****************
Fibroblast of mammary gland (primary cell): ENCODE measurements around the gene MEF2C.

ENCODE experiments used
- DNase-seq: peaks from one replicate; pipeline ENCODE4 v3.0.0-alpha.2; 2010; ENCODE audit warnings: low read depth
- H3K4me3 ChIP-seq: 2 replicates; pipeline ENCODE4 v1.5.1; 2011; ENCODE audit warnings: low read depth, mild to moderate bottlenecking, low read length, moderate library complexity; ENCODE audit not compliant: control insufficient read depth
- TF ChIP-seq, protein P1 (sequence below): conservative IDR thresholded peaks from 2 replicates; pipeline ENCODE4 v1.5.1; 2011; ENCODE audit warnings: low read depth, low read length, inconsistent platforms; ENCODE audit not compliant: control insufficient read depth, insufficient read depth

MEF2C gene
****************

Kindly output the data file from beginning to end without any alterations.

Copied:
Fibroblast of mammary gland (primary cell): ENCODE measurements around the gene MEF2C.

ENCODE experiments used
- DNase-seq: peaks from one replicate; pipeline ENCODE4 v3.0.0-alpha.2; 2010; ENCODE audit warnings: low read depth
- H3K4me3 ChIP-seq: 2 replicates; pipeline ENCODE4 v1.5.1; 2011; ENCODE audit warnings: low read depth, mild to moderate bottlenecking, low read length, moderate library complexity; ENCODE audit not compliant: control insufficient read depth
- TF ChIP-seq, protein P1 (sequence below): conservative IDR thresholded peaks from 2 replicates; pipeline ENCODE4 v1.5.1; 2011; ENCODE audit warnings: low read depth, low read length, inconsistent platforms; ENCODE audit not compliant: control insufficient read depth, insufficient read depth

MEF2C gene